So how can we produce gas hot enough to give off X-Rays by this mechanism? Gravity, and lots of it. The potential energy of the gravitational field is proportional to the amount of matter (total mass) coalesced into a region and inversely proportional to the characteristic scale of that region. GM/R, simple Newtonian mechanics, is sufficient; no general relativistic calculation is needed at this point. G is the gravitational constant and M and R are the cluster mass and characteristic radius, respectively.

A lot of mass in a confined region – how about large groups of clusters and galaxies? It turns out we need of order 1000 galaxies for a rich cluster and this will do the trick. But only because there is dark matter as well as ordinary matter. There are three main matter components to consider: galaxies, hot intracluster gas found between galaxies, and dark matter. The cluster forms from gravitational self-collapse from a region that was of above average density in the early universe. All the over dense regions are subject to collapse.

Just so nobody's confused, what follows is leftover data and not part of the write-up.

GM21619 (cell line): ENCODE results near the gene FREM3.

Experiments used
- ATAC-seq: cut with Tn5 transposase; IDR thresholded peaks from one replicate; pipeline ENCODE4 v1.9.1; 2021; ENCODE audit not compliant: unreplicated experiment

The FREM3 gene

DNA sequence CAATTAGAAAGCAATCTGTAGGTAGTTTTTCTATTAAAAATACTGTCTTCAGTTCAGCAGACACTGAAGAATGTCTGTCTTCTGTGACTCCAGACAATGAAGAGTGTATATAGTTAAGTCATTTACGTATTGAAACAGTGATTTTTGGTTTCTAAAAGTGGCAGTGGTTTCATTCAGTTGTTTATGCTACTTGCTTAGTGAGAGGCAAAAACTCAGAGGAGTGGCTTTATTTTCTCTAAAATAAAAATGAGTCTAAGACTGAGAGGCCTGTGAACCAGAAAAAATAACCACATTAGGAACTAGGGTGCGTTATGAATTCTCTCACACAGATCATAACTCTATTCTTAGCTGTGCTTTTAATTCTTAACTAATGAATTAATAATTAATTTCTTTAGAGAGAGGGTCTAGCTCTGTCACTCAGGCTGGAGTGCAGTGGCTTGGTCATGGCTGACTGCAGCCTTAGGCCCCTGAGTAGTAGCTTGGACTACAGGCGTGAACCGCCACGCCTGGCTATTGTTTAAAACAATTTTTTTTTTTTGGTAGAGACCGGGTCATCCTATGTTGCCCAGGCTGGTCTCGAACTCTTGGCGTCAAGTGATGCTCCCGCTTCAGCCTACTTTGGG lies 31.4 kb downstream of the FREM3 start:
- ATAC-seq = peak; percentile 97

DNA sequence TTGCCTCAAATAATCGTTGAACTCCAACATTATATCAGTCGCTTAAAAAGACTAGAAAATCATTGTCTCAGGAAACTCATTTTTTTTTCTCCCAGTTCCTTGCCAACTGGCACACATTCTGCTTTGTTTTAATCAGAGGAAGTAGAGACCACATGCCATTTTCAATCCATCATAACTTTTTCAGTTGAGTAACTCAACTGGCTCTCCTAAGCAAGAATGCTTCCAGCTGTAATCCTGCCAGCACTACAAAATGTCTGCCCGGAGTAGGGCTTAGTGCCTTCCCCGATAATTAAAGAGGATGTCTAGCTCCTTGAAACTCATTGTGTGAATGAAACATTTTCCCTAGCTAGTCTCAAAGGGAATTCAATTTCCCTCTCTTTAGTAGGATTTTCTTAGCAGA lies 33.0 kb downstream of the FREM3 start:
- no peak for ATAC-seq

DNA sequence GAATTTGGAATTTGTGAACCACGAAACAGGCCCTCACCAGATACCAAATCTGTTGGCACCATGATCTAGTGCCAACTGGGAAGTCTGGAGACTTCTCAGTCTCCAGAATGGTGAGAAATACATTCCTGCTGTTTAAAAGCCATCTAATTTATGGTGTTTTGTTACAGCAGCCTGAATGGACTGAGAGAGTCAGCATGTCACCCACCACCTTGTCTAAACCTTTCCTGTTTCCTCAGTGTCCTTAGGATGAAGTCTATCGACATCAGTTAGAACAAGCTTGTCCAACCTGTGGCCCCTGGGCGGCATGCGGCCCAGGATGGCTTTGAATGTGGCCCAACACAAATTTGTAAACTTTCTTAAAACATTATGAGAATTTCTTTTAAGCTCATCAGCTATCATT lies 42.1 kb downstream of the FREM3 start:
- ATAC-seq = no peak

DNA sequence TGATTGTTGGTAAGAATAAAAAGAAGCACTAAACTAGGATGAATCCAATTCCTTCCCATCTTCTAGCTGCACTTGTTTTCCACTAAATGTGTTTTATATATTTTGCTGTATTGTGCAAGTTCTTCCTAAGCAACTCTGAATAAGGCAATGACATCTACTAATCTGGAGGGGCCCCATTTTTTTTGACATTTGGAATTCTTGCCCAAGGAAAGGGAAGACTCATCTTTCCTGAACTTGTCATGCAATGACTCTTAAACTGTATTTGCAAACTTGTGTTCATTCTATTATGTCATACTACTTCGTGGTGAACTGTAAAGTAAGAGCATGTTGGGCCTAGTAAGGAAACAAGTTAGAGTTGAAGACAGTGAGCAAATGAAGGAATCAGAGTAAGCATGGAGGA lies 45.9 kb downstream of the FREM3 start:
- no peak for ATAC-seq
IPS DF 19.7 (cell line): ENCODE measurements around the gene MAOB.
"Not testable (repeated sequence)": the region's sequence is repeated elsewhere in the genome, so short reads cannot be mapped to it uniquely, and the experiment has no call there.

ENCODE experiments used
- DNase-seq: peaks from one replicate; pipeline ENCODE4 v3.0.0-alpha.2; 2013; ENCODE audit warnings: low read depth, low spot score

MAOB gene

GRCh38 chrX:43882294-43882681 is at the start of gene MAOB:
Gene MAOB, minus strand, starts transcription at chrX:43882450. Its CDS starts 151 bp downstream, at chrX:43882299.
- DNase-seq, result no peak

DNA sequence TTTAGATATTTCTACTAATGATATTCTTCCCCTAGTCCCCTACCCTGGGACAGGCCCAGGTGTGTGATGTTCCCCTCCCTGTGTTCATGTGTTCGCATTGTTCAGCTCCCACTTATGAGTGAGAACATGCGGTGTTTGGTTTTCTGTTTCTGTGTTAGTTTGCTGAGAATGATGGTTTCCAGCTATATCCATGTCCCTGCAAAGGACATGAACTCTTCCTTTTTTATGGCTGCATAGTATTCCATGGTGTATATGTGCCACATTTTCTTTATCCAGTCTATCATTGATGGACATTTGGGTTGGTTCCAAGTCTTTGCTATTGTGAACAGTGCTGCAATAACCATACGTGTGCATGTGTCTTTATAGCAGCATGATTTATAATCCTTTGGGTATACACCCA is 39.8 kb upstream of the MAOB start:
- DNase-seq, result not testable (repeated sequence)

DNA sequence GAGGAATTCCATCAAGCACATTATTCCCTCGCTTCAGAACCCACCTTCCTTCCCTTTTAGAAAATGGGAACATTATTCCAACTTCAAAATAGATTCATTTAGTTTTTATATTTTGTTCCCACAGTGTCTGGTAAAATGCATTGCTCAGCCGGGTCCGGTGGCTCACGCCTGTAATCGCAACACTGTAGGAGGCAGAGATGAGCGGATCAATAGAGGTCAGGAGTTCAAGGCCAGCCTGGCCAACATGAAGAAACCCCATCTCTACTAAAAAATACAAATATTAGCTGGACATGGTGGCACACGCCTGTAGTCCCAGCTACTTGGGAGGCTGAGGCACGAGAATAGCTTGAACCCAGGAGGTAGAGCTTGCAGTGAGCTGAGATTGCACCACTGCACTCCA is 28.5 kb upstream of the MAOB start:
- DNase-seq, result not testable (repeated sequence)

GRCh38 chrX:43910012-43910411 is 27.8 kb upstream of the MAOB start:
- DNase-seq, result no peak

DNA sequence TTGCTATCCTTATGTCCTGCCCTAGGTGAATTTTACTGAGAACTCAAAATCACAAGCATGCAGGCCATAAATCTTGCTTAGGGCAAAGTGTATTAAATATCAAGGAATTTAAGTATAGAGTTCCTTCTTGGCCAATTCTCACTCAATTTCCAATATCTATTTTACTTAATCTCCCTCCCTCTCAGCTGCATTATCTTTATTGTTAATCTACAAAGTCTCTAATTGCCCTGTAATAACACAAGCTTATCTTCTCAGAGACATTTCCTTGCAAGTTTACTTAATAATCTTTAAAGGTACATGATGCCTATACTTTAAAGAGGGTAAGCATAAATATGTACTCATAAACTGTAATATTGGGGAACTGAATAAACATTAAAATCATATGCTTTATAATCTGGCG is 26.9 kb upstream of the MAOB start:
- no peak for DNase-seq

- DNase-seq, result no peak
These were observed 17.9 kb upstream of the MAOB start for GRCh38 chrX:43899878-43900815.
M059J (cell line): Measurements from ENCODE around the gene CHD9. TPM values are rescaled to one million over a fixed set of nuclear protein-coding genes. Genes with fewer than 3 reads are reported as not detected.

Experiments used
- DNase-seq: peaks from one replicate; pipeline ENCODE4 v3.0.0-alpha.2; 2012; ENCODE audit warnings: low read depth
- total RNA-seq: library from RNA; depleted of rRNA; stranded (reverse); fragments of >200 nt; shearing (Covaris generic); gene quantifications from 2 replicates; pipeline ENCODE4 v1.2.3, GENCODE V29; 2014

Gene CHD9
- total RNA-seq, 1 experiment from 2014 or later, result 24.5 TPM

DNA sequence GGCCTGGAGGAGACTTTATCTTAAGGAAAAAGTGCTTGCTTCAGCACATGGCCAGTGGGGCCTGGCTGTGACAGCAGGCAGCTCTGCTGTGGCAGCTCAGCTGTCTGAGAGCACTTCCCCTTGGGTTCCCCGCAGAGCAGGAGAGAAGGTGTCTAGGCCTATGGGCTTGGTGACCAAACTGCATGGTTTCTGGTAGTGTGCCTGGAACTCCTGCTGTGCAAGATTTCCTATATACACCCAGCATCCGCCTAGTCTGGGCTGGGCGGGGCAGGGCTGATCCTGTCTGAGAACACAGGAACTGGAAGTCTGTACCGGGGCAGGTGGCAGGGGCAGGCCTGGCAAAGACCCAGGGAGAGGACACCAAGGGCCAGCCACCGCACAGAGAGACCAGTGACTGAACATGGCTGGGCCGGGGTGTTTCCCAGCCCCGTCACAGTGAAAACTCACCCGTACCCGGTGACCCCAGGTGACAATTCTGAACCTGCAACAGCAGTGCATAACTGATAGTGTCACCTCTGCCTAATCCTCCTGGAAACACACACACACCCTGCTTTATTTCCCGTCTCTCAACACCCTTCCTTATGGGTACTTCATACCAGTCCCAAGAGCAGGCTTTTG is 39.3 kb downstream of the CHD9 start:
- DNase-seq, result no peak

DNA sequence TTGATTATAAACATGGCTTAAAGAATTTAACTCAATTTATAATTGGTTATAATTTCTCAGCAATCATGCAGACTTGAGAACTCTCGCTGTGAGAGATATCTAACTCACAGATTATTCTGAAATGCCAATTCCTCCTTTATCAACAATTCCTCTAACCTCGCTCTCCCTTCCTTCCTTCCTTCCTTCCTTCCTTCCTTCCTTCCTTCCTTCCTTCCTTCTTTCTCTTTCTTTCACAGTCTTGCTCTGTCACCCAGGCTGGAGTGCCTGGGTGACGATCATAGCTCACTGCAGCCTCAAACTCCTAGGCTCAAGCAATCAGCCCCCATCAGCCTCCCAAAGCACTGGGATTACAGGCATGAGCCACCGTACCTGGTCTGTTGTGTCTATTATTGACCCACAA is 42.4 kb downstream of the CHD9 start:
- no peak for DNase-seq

The “Bullet Cluster” is actually two colliding clusters. The bluish color shows the distribution of dark matter as determined from the gravitational lensing effect on background galaxy images. The reddish color depicts the hot X-ray emitting gas measured by the Chandra X-ray Observatory.

(X-ray: NASA/CXC/CfA/M.Markevitch Optical: NASA/STScI; Magellan/U.Arizona/D.Clowe Lensing Map: NASA/STScI; ESO WFI; Magellan/U.Arizona/D.Clowe)

The optically visible galaxies are the least important contributor to the cluster mass, only around 1%! Galaxy clusters are made of dark matter much more than they are made out of galaxies. And secondarily, they are made out of hot gas. The ordinary matter contained within galaxies is only the third most important component. The table below gives the typical 90 / 9 / 1 proportions for dark matter, hot gas, and galaxies, respectively.

Three main components of a galaxy cluster (Table derived from Wikipedia article on galaxy clusters)

Component                      Mass fraction             Description

Galaxies                           1%                         Optical/infrared observations

Intergalactic gas              9%                         High temperature ionized gas – thermal bremsstrahlung

Dark matter                     90%                        Dominates, inferred through gravitational interactions